In Paul's astute estimation, the devastation wreaked by the war upon his generation is far more complete than that visited upon the older soldiers. He says that
"all the older men are linked up with their previous life. They have wives, children, occupations, and interests, they have a background which is so strong that the war cannot obliterate it".
In contrast, the men of Paul's generation have not yet had time to establish a place in the world, let alone develop a sense of their own identity. For them, "everything is extraordinarily vague"; standing as they are "on the threshhold of life", they have not had time to set down roots. These "young men of twenty" have only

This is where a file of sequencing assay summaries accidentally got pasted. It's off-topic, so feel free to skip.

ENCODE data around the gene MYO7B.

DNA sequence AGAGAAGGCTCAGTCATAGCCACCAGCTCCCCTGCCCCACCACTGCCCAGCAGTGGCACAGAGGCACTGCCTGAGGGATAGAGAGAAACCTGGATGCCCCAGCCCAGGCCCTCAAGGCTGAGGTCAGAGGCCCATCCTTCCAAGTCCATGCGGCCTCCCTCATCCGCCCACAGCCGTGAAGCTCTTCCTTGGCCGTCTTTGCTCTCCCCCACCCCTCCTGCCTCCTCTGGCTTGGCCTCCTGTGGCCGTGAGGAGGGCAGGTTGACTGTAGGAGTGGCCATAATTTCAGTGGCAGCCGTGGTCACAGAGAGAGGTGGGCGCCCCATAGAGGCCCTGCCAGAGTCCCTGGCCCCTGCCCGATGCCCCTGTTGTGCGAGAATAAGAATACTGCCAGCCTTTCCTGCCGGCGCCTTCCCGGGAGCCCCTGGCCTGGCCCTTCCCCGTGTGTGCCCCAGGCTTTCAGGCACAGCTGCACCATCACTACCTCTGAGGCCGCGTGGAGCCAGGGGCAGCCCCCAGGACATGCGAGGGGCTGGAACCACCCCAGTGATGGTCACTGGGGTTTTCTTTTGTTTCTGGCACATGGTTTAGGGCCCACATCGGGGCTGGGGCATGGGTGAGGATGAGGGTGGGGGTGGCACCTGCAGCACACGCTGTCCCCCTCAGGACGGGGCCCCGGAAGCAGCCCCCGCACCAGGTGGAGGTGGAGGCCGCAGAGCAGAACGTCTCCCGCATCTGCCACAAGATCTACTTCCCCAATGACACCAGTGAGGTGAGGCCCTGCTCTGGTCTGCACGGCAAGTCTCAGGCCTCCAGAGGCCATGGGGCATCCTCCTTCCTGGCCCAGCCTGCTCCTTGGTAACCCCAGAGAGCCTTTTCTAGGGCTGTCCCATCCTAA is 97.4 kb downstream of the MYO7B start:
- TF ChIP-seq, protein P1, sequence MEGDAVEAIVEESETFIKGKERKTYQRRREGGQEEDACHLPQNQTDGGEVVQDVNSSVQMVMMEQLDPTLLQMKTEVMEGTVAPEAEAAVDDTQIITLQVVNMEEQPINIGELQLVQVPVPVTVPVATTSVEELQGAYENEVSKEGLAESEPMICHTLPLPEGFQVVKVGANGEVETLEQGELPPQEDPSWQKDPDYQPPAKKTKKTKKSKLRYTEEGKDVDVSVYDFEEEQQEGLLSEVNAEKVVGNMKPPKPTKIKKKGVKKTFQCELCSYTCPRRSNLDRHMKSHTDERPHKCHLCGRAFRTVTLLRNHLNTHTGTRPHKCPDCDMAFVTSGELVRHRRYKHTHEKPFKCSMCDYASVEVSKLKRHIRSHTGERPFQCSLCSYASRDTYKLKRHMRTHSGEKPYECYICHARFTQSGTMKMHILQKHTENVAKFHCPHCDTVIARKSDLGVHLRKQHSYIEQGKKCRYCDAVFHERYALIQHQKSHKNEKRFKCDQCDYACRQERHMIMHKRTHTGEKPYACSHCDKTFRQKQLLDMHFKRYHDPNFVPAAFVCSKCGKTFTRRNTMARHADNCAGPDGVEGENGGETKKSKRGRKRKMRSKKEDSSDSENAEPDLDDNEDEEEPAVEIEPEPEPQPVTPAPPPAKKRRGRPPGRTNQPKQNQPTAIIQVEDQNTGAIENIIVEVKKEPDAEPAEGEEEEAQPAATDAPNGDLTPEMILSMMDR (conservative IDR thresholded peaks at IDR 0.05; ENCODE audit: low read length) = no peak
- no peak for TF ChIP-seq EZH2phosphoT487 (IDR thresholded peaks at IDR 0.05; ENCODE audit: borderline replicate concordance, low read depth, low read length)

"...(their) parents, and some, perhaps, a girl - that is not much, for at (their) age the influence of parents is at its weakest and girls have not yet got a hold over (them). Besides this there (is) little else - some enthusiasm, a few hobbies, and (their) school. Beyond this (their) life (does) not extend. And of this nothing remains.
The youth of Paul's generation, called the "Iron Youth" by the older establishment, are recruited straight out of school into an occupation of which they have no absolutely understanding. They follow the urgings of their authorities who paint a romantic picture of sacrifice and patriotism, only to discover too late that the reality which is war is nothing noble at all. In the insanity of the front lines, there is no escape and no going back. The young men have been severed from their nebulous past, and there is nothing but horror to take its place (Chapter 2).